Commvault is set to replace Neil Robert Hammer, its current CEO, as part of a new strategic plan that was flagged by the company’s board following a “constructive” dialogue with an activist investor.
The US-headquartered data protection and information management software vendor on 1 May revealed new governance initiatives designed to support a new strategic transformation plan.
The new strategic plan and the governance initiatives, the company told shareholders, followed what it referred to as “constructive dialogue” with investment group Elliott Management and an associated cooperation agreement between Elliott and the company.
“Commvault Advance is a multi-pronged transformation initiative designed to drive sustained business performance and accelerate the company’s growth in both revenue and operating margins,” the company told shareholders.
“With this plan in place and the associated operating priorities clearly defined, N. Robert Hammer and the Commvault board of directors have determined that it is the appropriate time to begin a search for a new CEO to lead the company through its next stage,” it said.
As such, the Commvault board said it would appoint a search committee and engage an executive search firm to assist with finding a replacement. Hammer, meanwhile, will continue to lead Commvault as chairman, CEO and president until his successor is appointed.
The company said it anticipates that Hammer will remain as chairman of the board after his successor is appointed.
"This is a time of opportunity and transformation for Commvault,” Hammer said in a statement. “The changes we are making across the company are designed to ensure we fully capitalise on Commvault’s market leadership and fortify a foundation for continued success well into the future.
“As we are unveiling new strategic initiatives intended to drive Commvault’s next phase of growth, I believe now is the right time to begin the transition to our next generation of leadership,” he said.
Hammer added that the company’s dialogue with Elliott Management showed that Commvault is “closely aligned” on many matters, and that it is pleased to be moving in a direction that the board believes will enable it to deliver increased value creation for its shareholders and customers alike.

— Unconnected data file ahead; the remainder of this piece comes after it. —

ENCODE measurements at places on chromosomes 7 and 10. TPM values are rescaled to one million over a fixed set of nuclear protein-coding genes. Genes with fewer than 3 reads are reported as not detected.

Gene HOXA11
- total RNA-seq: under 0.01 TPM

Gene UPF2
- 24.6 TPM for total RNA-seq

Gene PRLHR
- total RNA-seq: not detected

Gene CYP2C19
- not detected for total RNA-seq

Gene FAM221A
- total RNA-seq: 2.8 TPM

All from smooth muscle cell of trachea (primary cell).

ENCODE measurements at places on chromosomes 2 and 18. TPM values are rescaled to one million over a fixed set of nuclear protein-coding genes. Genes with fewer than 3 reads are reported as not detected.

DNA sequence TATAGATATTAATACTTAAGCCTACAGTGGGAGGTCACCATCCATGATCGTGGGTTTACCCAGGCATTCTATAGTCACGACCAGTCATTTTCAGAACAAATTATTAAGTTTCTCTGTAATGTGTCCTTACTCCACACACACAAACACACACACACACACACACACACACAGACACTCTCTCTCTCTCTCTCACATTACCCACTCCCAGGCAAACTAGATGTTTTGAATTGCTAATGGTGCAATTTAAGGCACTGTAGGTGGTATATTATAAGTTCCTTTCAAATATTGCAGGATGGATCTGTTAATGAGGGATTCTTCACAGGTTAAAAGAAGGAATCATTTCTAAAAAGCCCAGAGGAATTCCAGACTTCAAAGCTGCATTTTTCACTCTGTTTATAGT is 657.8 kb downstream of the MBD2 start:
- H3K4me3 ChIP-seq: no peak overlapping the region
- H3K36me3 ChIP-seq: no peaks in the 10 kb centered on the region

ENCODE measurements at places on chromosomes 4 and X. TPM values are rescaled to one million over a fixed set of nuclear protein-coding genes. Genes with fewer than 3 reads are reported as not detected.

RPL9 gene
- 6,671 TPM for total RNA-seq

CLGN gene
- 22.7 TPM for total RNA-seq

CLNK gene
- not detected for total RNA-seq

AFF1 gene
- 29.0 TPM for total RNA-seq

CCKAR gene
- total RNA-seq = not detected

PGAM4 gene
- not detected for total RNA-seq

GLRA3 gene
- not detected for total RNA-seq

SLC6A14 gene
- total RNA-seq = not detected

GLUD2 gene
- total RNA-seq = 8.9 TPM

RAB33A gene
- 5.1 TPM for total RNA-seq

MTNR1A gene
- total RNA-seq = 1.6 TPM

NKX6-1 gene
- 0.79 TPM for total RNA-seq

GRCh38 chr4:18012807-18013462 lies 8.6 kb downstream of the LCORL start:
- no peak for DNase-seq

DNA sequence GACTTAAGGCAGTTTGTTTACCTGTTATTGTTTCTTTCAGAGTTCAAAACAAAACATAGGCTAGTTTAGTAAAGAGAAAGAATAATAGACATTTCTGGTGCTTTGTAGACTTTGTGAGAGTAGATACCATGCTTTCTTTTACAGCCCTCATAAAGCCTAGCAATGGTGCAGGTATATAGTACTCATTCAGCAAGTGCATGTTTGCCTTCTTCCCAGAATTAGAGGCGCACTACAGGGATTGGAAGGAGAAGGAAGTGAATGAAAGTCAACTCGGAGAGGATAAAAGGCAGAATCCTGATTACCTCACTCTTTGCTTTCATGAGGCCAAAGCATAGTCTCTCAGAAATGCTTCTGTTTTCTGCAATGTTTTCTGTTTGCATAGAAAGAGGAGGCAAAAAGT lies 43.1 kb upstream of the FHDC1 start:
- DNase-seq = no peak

When a replacement is found, Hammer will step down as CEO after more than 20 years at helm of the company, which he guided through an initial public offering (IPO) and public listing in 2006.
The “constructive” dialogue with Elliott Management and the subsequent multi-pronged transformation initiative come as company reports its fourth and full-year quarter financials, both of which saw net losses.
Specifically, in the fourth quarter of fiscal year 2018, Commvault reported net loss of US$1.7 million. This was despite an 11 per cent year-on-year increase in quarterly revenues, to US$184.9 million.
For the full fiscal year, Commvault reported a net loss of US$61.9 million. During the 12-month period, the company reported total revenues of US$699.4 million, an increase of eight per cent from fiscal year 2017.
It should be noted, however, that Commvault recorded approximately US$52.5 million of non-cash income tax charges related to the combined impact of the lower US corporate income tax rate on deferred tax assets and recording a valuation allowance against the remaining value of deferred tax assets.
Regardless, the Commvault board of directors also plans to appoint two new independent directors prior to the 2018 annual meeting of shareholders, with the new directors to be identified by Elliott Management, subject to approval of the board.
Upon these appointments, two existing board members will resign, resulting in a board that continues to be comprised of 11 directors, the company said.